What are the unapparent benefits to electric vehicle owners?

Sustainability is the primary driver of electrification, but consumers will benefit from the automotive industry shift to electric vehicles in other ways

Still thinking about how to differentiate your products or services for electric vehicle (EV) owners? Or maybe you’re a consumer or business that is keen to make the switch from petrol and diesel cars.

Whatever the case, there are more ways to look at the industry beyond sustainability. While this is one of  the most critical topics to date, electrification will also provide great benefits in the long term, making it a worthwhile investment. 

Consider the costs before buying an EV

What’s so appealing about EVs is that they don’t actively emit carbon dioxide emissions, the exciting looking designs that we are witnessing today, and, for many power-hungry drivers, the speeds that electric propulsion provides. 

What’s more, technology has become one of the main differentiators in the industry with prospects for convenience through 5G and the internet of things (IoT), which allows drivers to take their hands off the wheel or even eliminate the steering wheel altogether. 

But one of the factors hindering consumer adoption of EVs is the cost, which can be looked at from various perspectives. The cost of buying an EV, which is significantly higher than new petrol or diesel cars. Many drivers also scout their next mode of transport via the second-hand car markets, meaning there are less options available to them at their desired price range. 

But, with fossil-fuel-powered vehicles comes more moving parts and higher maintenance requirements to keep them functioning as they should—not to mention internal combustion engines (ICEs) lose efficiency over time. Through digital means and connected car solutions, manufacturers are able to carry out software updates to their vehicles remotely, meaning the majority of maintenance procedures can be achieved without the need to enter a garage or dealership.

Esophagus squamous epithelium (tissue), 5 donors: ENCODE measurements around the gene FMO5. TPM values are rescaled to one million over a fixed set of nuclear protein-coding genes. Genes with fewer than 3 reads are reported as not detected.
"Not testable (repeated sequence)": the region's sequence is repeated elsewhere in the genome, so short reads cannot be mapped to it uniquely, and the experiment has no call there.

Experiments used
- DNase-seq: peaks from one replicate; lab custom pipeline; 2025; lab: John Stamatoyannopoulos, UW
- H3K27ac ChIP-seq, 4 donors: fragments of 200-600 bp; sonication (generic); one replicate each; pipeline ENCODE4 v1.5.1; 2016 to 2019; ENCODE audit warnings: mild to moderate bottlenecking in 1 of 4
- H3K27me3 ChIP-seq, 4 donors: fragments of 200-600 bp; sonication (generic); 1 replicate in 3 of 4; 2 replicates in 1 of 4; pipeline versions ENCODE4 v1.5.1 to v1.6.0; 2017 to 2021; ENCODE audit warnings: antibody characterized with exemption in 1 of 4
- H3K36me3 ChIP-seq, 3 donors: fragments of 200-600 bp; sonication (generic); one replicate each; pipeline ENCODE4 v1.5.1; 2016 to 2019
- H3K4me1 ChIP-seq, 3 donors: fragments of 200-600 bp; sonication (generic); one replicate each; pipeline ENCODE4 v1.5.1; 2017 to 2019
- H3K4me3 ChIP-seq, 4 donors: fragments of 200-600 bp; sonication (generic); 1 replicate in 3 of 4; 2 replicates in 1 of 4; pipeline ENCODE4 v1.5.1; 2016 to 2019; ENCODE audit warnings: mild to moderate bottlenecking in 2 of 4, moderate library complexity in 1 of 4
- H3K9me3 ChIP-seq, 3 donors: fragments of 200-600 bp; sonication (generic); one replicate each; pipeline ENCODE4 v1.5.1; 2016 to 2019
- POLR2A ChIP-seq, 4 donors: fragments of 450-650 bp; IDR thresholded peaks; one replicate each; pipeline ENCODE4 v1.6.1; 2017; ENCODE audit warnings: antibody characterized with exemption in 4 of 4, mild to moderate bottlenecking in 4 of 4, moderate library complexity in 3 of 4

EVs offer more potential for efficiency 

Propulsion is one the most covered topics in the debate between fossil fuel and EVs. A less considered factor in efficiency is braking, which, although it’s a necessary function to ensure safety while driving, ICE vehicles use fuel to stop as well as start. A fact that was perhaps underrated among consumers until now is EVs’ ability to regenerate electricity during braking—appropriately named ‘regenerative braking or regen’. 

As an energy provider, EDF Energy also provides electric car leasing packages, making it more convenient for consumers to switch and says that regenerative braking is one of the major benefits that EVs bring. Using the electric motor to aid braking allows the car to put energy back into the battery, meaning it practically produces electricity. 

Not only does this improve the range slightly, but it reduces wear and tear on braking components and with more advanced regen coming into the market, drivers can expect to reap the benefits much more with new and updated vehicles. 

Less moving parts means intelligent EV upgrades

Fossil-fuel cars required more moving parts, fluids and consistent repairs than EVs. With compact batteries, more power can be contained within a smaller propulsion system and allow for more space inside the vehicle. 

The benefits of this can also be seen in the NIO ES8, an EV from the pioneering manufacturer that introduced the capability of battery swapping. Leveraging platform-based chassis technology, electric cars like the ES8 are built for minimal maintenance procedures, of which most of them can be achieved digitally through the cloud.